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About SWriverstone

  • Rank
    Alpine Ace


  • Location
    Eugene, Oregon
  • Home Mountain/Resort?
    Not sure (Bachelor?)
  • Occupation?
    Marketing/Communications Director
  • Current Boards in your Quiver
    Donek Freecarve
  • Current Boots Used?
    Raichle 324s
  • Current bindings and set-up?
    TD-1's—old school and working great!
  • Snowboarding since
  • Hardbooting since

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  1. Thanks for the replies all. I'm riding ancient gear, but it still keeps me smiling and I haven't been able to afford to replace it yet. :-) Raichle 324 boots (with newer Deeluxe heat-molded linings), circa...uhh...2004? Donek Freecarve, also circa 2006-08? I think it's around 170cm. And here's the cymbal splash of old gear: TD-1 bindings! :-D Like I said, I have a ball on this gear so haven't felt any burning need to replace—and ignorance could well be bliss! (And I know I haven't even come close to being able to max out the potential of the Donek Freecarve.) I hear you Pat on the altitud
  2. Hi All! Count me as one who had to put serious, consistent carving on the back burner for the past few years due to family and work commitments. :-( I just spent 2 days, though, at Copper Mountain, CO carving my face off for the first time this year (woot!) It was absolutely glorious. Everyone in Colorado is griping about what a crappy winter it's been there, but it's WAY better than what we've had in Oregon (hopefully that's changing now). After exhausting myself on some steep, long blues, I discovered a super-long, wide, and (most importantly) empty green slope that was perfect for
  3. Hi All: I know this is ancient history, but I have a pair of TD-1's that are still going strong and work well for me (maybe I don't know what I'm missing, but these work great for me!). Alas, the little wire springs that hold the rear bails up/forward have worn out and become "flaccid." This makes it a pain to get back into the bindings (I have to reach down and hold up the bail while I slide my boot heel under it). I did contact Bomber...but figured I'd post up here too while waiting to hear from them—just in case anyone knows of a source for replacement springs that will work?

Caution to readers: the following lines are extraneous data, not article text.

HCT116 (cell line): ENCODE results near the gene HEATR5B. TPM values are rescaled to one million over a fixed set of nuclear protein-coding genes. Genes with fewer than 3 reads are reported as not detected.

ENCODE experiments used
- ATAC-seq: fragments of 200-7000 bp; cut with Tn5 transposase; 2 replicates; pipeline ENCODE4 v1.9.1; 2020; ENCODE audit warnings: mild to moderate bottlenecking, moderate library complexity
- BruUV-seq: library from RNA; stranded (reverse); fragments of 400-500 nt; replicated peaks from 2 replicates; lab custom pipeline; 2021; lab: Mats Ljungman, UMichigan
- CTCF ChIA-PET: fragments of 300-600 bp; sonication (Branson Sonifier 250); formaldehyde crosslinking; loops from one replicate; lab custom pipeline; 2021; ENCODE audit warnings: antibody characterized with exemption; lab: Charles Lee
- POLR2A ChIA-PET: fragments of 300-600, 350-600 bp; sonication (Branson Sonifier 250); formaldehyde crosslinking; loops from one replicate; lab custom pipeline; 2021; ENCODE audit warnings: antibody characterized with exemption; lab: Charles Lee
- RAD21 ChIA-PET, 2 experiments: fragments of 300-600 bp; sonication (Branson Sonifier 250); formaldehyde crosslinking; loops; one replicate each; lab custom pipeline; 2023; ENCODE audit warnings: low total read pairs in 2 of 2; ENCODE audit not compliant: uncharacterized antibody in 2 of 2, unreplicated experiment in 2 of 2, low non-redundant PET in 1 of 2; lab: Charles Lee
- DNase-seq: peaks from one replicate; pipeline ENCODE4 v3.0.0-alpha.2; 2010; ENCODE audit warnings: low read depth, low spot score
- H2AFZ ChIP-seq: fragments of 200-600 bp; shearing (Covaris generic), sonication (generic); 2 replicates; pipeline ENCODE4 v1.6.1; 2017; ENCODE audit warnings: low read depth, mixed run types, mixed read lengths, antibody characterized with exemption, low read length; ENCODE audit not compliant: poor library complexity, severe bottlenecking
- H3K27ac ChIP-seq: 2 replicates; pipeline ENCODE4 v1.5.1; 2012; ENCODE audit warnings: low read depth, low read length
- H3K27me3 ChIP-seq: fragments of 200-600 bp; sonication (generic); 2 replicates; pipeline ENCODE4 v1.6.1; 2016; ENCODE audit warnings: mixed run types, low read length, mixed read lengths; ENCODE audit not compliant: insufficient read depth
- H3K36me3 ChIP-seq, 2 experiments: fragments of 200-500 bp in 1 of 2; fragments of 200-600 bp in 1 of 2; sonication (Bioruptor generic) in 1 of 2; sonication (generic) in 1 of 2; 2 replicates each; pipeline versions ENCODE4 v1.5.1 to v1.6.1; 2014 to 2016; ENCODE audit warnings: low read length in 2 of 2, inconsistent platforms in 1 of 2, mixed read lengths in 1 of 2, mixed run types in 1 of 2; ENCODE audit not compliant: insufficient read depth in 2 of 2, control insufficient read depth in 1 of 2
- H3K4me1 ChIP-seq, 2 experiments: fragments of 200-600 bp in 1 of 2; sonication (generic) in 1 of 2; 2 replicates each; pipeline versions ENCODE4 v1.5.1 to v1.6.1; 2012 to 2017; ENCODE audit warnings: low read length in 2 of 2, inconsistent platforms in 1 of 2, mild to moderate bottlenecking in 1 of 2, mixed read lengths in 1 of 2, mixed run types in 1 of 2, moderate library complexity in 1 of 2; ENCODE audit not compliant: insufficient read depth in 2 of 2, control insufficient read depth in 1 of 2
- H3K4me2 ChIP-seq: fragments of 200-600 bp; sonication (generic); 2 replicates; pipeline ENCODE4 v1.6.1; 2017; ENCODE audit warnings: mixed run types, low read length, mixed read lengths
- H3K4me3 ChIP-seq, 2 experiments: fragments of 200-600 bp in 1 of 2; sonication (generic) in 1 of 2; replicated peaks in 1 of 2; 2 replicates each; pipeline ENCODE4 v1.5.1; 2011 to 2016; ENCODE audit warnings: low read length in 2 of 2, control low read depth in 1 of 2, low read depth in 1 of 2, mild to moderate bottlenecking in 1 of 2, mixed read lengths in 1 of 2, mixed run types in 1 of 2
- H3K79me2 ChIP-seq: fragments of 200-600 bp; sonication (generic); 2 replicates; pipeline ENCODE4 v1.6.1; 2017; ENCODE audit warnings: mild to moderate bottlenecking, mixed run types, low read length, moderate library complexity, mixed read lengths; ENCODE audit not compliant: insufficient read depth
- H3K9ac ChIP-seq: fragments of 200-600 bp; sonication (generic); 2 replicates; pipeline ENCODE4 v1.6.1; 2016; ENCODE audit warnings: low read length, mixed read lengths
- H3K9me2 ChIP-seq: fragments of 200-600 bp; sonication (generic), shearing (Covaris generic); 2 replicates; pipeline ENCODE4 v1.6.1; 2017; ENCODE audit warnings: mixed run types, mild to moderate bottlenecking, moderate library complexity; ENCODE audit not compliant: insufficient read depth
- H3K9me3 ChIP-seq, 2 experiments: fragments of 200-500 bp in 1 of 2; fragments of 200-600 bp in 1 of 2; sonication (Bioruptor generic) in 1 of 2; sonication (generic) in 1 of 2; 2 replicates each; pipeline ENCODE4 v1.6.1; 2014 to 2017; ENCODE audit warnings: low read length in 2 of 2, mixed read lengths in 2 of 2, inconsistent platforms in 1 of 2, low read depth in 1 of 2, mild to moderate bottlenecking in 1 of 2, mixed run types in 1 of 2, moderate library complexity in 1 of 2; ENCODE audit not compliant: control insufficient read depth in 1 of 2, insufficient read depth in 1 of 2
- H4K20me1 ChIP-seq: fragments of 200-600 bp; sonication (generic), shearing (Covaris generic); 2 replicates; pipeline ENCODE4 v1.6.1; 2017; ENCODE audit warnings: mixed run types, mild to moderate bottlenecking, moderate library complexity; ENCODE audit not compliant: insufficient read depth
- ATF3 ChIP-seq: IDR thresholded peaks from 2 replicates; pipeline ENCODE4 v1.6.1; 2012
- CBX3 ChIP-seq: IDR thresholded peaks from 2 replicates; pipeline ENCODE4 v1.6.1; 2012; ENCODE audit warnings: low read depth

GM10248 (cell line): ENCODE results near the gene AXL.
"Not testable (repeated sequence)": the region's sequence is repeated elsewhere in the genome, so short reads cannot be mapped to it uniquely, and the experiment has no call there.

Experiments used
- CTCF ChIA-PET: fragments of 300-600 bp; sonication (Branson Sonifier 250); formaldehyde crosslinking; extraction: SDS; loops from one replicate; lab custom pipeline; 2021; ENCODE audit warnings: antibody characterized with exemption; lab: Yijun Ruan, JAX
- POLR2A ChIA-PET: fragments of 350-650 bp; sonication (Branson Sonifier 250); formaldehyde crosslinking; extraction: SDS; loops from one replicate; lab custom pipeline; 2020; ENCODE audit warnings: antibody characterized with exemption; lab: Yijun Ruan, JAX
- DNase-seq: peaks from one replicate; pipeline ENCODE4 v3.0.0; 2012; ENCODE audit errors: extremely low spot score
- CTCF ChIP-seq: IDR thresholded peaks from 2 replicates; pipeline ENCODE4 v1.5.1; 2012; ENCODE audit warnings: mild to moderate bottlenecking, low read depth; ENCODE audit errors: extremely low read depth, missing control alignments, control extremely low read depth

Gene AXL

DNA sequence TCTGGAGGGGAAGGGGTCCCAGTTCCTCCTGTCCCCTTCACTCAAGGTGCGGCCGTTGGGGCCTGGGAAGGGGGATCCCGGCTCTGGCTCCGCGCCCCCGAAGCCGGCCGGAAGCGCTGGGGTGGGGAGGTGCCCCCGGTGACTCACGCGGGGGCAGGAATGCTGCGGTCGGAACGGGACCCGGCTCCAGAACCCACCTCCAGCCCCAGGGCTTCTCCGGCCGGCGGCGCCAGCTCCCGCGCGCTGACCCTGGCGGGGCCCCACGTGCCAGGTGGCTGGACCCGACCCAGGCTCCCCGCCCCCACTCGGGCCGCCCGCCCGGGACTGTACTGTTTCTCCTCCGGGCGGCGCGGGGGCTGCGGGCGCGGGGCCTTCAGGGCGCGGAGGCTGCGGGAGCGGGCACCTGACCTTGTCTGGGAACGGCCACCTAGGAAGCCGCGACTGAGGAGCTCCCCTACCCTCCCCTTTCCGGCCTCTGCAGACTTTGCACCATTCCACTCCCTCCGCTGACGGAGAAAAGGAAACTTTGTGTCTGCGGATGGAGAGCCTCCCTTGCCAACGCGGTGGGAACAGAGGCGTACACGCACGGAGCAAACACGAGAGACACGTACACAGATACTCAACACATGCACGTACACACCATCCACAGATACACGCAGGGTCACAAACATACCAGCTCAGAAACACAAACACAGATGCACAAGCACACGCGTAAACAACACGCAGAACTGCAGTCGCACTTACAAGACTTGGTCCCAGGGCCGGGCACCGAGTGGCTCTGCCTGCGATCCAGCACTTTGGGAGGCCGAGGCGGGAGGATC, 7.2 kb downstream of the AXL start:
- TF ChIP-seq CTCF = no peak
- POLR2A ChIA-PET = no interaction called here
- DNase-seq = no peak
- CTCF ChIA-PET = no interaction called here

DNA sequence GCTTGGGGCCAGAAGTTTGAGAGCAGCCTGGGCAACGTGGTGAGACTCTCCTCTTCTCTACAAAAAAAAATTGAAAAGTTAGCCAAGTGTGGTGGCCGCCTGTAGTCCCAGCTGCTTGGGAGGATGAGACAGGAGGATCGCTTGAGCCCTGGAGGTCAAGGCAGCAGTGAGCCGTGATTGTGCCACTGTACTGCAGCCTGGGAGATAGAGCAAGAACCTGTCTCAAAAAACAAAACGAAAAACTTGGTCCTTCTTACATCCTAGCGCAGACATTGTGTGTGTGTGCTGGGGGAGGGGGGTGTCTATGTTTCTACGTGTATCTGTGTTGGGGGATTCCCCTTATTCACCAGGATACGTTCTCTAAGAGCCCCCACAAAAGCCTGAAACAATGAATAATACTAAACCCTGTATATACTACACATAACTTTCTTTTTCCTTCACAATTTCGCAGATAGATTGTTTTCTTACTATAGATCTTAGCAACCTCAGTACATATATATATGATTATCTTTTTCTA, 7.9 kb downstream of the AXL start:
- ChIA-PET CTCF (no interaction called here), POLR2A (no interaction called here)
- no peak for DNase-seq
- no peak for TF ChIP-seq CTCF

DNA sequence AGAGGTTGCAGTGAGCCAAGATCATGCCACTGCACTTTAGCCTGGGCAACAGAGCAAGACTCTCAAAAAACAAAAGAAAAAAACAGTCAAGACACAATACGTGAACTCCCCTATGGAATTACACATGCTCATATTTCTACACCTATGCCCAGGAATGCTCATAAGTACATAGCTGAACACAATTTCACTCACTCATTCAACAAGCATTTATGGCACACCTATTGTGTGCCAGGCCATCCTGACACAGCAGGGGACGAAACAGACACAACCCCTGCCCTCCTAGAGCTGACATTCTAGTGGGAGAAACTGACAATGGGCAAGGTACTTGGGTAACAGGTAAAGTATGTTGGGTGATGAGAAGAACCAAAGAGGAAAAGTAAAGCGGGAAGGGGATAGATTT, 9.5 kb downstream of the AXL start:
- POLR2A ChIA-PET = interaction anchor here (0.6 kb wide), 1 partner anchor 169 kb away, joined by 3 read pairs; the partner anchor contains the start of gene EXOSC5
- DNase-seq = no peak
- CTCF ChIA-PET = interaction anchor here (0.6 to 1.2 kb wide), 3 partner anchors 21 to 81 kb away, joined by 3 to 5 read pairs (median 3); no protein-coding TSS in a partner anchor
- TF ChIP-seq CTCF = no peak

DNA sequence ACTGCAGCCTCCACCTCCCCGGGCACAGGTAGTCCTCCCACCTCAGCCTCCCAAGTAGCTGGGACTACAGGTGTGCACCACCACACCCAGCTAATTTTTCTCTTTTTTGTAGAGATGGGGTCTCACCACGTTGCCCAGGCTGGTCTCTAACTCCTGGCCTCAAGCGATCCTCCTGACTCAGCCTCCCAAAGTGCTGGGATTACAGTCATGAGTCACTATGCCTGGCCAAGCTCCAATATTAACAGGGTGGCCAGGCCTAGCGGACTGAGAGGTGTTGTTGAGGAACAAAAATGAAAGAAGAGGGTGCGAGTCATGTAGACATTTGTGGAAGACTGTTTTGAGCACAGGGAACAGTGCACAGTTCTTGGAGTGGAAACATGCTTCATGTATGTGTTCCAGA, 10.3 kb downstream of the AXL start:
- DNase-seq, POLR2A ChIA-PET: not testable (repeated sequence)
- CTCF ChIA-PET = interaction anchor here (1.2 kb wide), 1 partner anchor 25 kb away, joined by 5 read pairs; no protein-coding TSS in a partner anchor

4. Here's what I hope to find somewhere at Tahoe, LOL Alas, this video was shot at a resort in Japan—but it represents my IDEAL carving run. :-)
  5. Hi All: I'm going to have one day in the Lake Tahoe area (with a free place to stay in Incline Village—woohoo!) next week on Friday (maybe Saturday too—not sure). I've never been to Tahoe before so have no clue which of the seemingly countless resorts in that area offer the best carving runs? And in case my definition of "best carving runs" is different than others, I'll describe: My perpetual carving dream is what I experienced many years ago at SES in Aspen—Snowmass in particular: groomed slopes that went on forever, and (most importantly) many of the slopes were a quarter-m
  6. Forgot to add to my post above: if anyone has tips for how to quickly get up again after falling in deep powder, I'd love to hear them! Because it seems to me to be a bit like getting up on a slalom water ski after you've dropped the tow rope and the boat is gone. (Damn near impossible in deep powder!) Scott
  7. Well, it's been an experience. I put my plates on my freeride board and rode that way yesterday. It helped---by late yesterday I was getting some decent carves and feeling like I knew what I was doing. But that was also because the snow backed off and the slopes got more packed-down. This morning we arrived to find another foot of powder had fallen overnight. I took the lift up to do a run down a blue/green combination. Deep powder at the top and the side thirds of the slopes. I barreled into it, tried to stay loose, and promptly fell. It took 5-7 minutes of exhausting flailing to get back up